Changing Tides: U.S. Relations with Cuba and Russia and the Importance of Staying on Top of International Business Regulations

by Mike Oliverio, Esq.

On December 17 of last year, President Obama announced he was normalizing diplomatic relations with Cuba and re-opening an embassy in Havana.  The announcement had a quick impact on U.S. regulations.  On January 16, 2015, the U.S. Department of the Treasury, Office of Foreign Asset Controls (“OFAC”) published amendments to the Cuban Assets Control Regulations (“CACR”).  These amendments reflect a significant relaxation of the now 50 year-old U.S. embargo of Cuba.

The January amendments to the CACR mean significant changes in U.S. – Cuban relationships.[1]  Travel to Cuba will now be easier than before, and Americans engaged in approved travel can now spend money more freely in Cuba and even bring up to $400 of Cuban merchandise back to the U.S. with them. [2]  However, the U.S. embargo of Cuba remains in place (only congress can lift it), travel to Cuba remains restricted to 12 specified purposes (education, artistic performances, religious trips, etc.), and travelers must keep records of their trips (including itineraries) for five years.

Most importantly for small and mid-market businesses, exports of U.S.-origin goods to Cuba remain heavily restricted.  It appears likely that export restrictions will eventually be relaxed, but there is currently no timetable for those changes and no hint as to what form the new regulations will take.

The changes in U.S. policy toward Cuba serve as a prime example of how quickly change can come in the arena of U.S. international business regulations.  The announcement of normalized diplomatic relationships followed 18 months of secret meetings.  Just shy of one month after the President announced the policy change, new regulations took effect.  This kind of rapid and wholesale regulatory change presents significant challenges for U.S. businesses.

The normalization of U.S.-Cuban relations was not, however, the only example in the last year of how quickly tides can change in international business.  Back in February 2014, Russian forces began moving into the Crimean region of Ukraine.  On March 6, 2014, President Obama issued an Executive Order[3] decrying Russia’s actions and authorizing sanctions against persons threatening the peace, security, stability, sovereignty, or territorial integrity of Ukraine.  Additional Executive Orders issued on March 16[4] and March 20, 2014[5], authorizing expanded sanctions against Russian government officials and individuals and entities in targeted sectors of the Russian economy (such as financial services, energy, and mining).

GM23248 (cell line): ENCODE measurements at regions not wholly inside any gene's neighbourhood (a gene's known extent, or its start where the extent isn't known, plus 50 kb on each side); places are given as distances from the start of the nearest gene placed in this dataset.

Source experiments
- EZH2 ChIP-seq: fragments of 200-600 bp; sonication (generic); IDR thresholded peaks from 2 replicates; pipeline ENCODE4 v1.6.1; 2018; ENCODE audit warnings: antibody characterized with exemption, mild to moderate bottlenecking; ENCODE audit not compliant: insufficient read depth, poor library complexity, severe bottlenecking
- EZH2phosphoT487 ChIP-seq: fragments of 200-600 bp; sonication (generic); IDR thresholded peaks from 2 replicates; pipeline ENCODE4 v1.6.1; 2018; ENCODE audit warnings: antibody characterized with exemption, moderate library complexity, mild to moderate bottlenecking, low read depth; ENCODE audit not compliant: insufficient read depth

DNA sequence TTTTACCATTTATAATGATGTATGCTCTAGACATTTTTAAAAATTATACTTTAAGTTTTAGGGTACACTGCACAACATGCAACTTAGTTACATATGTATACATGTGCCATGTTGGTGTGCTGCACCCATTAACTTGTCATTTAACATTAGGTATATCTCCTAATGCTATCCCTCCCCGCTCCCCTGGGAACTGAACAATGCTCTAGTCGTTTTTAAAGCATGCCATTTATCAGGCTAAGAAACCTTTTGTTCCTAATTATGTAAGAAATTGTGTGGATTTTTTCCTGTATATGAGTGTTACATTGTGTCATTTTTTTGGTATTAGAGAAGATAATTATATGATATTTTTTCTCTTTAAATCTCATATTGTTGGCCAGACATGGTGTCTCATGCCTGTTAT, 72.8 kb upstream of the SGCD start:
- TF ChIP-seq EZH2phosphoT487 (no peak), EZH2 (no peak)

Acting pursuant to the President’s Executive Orders, OFAC issued new sanctions and regulations on July 16, 2014, which were then expanded on August 6, again on August 13, and again on September 12, 2014.  Most recently, President Obama issued an Executive Order[6] on December 19, 2014, which resulted in OFAC publishing additional restrictions on the same day.

The U.S. sanctions aimed at Russia and Ukraine prohibit U.S. companies from doing any sort of business with numerous specified companies and individuals, and further restrict U.S. companies from exporting many goods and services for use in the Russian oil and gas sector.  However, U.S. companies in many sectors continue doing business in Russia.  To be successful, those companies will need a thorough understanding of the U.S. sanctions in place and will need solid business intelligence about the companies and individuals they are doing business with.

The rough seas of U.S. regulations relating to Cuba and Russia in 2014 and early 2015 should serve as a reminder to U.S. business owners that doing business overseas can be challenging, but that those challenges can be conquered with the right business intelligence.  The ongoing relaxation of the U.S. embargo of Cuba will present both opportunities and pitfalls for American businesses.  For companies doing business in Russia, 2014 represented a difficult year of ever-changing regulations.  Given the current political situation in Crimea, Ukraine, and Russia, it appears unlikely that doing business in Russia is going to get any less complicated in the near future.  Cuba and Russia both represent foreign markets for U.S. goods and services that carry significant risks.  To manage those risks, a business owner has to know what to be on the lookout for, what questions to ask, and where to turn when the tides change.

[1] OFAC has published a “Frequently Asked Questions” page to address the changes to the CACR, which is available online at http://www.treasury.gov/resource-center/sanctions/Programs/Documents/cuba_faqs_new.pdf.

[2] Alcohol and tobacco products cannot constitute more than $100 of this amount, and the items must be brought back for personal use only, not re-sale.  Americans are still prohibited from buying Cuban-origin goods over the internet or from third parties.  In short, the only legal way for an American to buy Cuban cigars or rum is to travel to Cuba (for an approved purpose), buy up to $100 of the items in Cuba, and bring them back with them to the U.S.

[3] E.O. No. 13660.

[4] E.O. No. 13661.

[5] E.O. No. 13662.

[6] E.O. No. 13685.

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